- 27 May: You can read the submission from our Criminal Law Committee to the Scottish Parliament Justice Committe on restarting jury trials.
12 May: Lord Carloway established a working group on restarting solemn trials on 12 May. It will be led by Lady Dorrian with representatives from across the sector, including the Society, to consider the practicalities of restarting jury trials as and when public health guidelines permit. The options include:
- Smaller numbers of jurors
- Social distancing measures within existing court facilities
- Measures to enable faster progression of jury trials to address backlog following easing of public health restrictions
- Potentially adjusting the sentencing powers of Sheriff Courts (summary and solemn)
- 11 May: The SCTS has published guidance in respect of facilitating guilty pleas in summary criminal proceedings in the sheriff and justice of the peace courts during the current Covid-19 emergency. The guidance, which came into effect from 11 May 2020, contains arrangements for the closed courts as well as the 10 hub courts which have remained open. Please note there has been an update to this by SCTS on 8 June advising solicitors to be aware that in providing the documents to accompany an application made in terms of either paragraph 2.1 or paragraph 3.1, these may be seen by journalists for this purpose. The letter setting out the terms of the plea of guilty, the summary of evidence provided by the prosecutor and the written plea in mitigation may all be accessible by journalists unless specifically restricted by the sheriff.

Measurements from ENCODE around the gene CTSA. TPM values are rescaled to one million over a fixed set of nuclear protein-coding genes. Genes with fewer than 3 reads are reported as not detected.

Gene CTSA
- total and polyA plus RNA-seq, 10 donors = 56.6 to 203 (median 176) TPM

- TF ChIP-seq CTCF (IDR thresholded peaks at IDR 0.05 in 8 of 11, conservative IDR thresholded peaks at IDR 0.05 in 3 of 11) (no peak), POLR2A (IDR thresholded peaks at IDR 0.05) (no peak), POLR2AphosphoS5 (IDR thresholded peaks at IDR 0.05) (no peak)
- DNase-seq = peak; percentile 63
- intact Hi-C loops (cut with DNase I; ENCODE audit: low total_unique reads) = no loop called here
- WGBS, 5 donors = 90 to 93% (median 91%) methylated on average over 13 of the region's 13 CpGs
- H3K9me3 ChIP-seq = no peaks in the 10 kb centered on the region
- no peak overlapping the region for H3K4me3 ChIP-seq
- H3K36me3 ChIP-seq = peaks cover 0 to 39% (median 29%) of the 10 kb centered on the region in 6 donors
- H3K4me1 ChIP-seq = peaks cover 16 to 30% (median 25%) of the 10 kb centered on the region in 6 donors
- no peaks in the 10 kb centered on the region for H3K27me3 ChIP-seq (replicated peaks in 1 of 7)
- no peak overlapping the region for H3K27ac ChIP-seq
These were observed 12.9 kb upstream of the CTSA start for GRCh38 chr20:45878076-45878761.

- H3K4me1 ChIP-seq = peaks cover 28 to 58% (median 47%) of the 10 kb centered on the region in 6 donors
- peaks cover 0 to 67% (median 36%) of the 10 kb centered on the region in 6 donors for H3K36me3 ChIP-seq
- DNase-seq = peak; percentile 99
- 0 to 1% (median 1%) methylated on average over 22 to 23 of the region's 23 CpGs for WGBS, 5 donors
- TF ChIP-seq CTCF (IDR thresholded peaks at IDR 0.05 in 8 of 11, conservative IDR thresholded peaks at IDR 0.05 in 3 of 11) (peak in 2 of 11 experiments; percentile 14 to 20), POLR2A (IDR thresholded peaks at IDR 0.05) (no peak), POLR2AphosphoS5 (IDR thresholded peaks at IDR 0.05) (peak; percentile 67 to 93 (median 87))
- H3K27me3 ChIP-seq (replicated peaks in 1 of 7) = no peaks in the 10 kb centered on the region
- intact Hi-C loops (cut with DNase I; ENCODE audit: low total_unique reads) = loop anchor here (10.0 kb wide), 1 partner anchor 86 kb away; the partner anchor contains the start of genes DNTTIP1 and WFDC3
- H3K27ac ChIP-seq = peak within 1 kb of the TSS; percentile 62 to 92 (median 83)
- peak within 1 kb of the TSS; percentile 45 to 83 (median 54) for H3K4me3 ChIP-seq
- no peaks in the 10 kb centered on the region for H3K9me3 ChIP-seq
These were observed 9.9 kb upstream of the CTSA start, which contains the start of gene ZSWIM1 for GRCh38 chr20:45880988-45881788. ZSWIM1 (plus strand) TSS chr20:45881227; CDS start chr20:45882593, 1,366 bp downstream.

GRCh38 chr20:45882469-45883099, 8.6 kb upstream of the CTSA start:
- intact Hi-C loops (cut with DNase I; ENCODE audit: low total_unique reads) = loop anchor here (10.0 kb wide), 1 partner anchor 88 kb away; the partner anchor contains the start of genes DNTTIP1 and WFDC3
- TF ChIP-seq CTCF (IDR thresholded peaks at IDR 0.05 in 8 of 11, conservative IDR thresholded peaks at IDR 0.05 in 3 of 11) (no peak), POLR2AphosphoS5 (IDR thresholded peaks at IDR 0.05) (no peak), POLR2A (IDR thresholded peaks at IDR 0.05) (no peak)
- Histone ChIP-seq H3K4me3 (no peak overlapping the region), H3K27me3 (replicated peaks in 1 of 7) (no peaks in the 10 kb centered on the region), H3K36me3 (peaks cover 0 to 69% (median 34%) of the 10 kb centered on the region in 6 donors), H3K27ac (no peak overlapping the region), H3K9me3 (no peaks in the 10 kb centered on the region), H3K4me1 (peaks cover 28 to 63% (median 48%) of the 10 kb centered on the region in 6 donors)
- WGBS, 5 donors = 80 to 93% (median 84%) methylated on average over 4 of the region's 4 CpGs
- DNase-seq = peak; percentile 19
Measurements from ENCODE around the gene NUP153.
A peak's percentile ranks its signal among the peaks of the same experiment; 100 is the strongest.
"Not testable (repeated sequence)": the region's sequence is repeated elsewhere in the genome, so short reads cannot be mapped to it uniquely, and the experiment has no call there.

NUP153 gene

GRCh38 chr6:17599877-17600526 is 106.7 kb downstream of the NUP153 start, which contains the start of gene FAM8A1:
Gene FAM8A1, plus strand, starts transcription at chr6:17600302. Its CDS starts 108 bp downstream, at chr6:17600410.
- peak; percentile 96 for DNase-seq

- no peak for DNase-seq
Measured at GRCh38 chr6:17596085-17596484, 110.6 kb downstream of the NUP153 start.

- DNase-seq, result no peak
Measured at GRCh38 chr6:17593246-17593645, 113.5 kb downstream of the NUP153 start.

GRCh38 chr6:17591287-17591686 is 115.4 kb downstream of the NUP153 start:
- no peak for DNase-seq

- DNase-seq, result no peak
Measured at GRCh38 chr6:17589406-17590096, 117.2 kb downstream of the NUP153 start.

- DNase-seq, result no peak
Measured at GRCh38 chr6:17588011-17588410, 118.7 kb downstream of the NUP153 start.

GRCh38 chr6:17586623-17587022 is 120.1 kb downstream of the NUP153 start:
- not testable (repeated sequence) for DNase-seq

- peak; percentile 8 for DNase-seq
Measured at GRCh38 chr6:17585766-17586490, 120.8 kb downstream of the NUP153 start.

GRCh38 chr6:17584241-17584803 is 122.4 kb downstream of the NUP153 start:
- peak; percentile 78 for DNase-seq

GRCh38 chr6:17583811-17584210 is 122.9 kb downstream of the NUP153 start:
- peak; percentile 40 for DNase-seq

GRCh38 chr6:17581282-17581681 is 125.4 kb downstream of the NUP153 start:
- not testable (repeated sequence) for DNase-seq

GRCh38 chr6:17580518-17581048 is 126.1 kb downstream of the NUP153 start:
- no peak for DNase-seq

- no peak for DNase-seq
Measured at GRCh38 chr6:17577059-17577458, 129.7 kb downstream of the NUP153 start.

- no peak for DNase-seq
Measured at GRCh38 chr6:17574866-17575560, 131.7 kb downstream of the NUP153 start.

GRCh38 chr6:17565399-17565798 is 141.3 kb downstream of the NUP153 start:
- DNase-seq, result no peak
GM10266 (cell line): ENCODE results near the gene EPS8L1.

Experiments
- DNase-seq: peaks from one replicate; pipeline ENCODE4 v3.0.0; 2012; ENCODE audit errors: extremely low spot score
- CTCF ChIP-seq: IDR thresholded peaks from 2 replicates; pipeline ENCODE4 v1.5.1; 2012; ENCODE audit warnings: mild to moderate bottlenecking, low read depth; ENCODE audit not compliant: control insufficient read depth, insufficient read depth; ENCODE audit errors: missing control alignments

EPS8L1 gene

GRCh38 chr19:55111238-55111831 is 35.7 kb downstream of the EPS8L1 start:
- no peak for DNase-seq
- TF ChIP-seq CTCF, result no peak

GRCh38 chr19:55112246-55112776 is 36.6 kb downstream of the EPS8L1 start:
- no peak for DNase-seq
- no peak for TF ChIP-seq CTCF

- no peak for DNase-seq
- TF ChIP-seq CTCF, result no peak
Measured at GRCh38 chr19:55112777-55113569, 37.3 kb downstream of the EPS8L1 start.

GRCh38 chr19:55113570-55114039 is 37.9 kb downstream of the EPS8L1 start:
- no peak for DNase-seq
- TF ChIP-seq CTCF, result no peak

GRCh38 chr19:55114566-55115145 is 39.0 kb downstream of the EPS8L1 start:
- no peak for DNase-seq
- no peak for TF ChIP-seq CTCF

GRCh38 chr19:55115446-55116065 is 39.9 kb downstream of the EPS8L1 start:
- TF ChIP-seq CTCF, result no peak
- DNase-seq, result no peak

- Business has been consolidated into 10 Sheriff and JP Court Hubs across Scotland. Orders and guidance have been issued by Sheriffs Principals for each sheriffdom on how business is being transferred.
- The first video criminal custody hearings through direct links to police stations began w/c 6 April 2020. A pilot in the Sheriff Court will enable all legal representation for custody and remand cases to take place remotely using telephone links as well as video links foro legal representation in custody cases. This will be rolled out on 21st of April with full guidance due to be published by SCTS this week (w/c 13 April 2020).
- The Scottish Government published a discussion paper on criminal trials during the COVID-19 outbreak. This is part of the activity promised following the removal of jury provisions from the Coronavirus (Scotland) Bill. A cross-organisational working group set up by our Criminal Law Committee has submitted a response to this discussion paper.
- The Crown Office and Procurator Fiscal Services published information for solicitors on the impact of COVID-19 on 19 March 2020.
- The Faculty of Advocates issued a Dean's ruling on 24 March to extend rights of counsel to appear without the instructing solicitor (previously available in civil matters) to all criminal matters with the exception of trials. This does not change the obligation of solicitors to instruct counsel or solicitor advocates. We would remind all members of their responsibility to liaise with both clients and counsel about any changes to their availability during this time.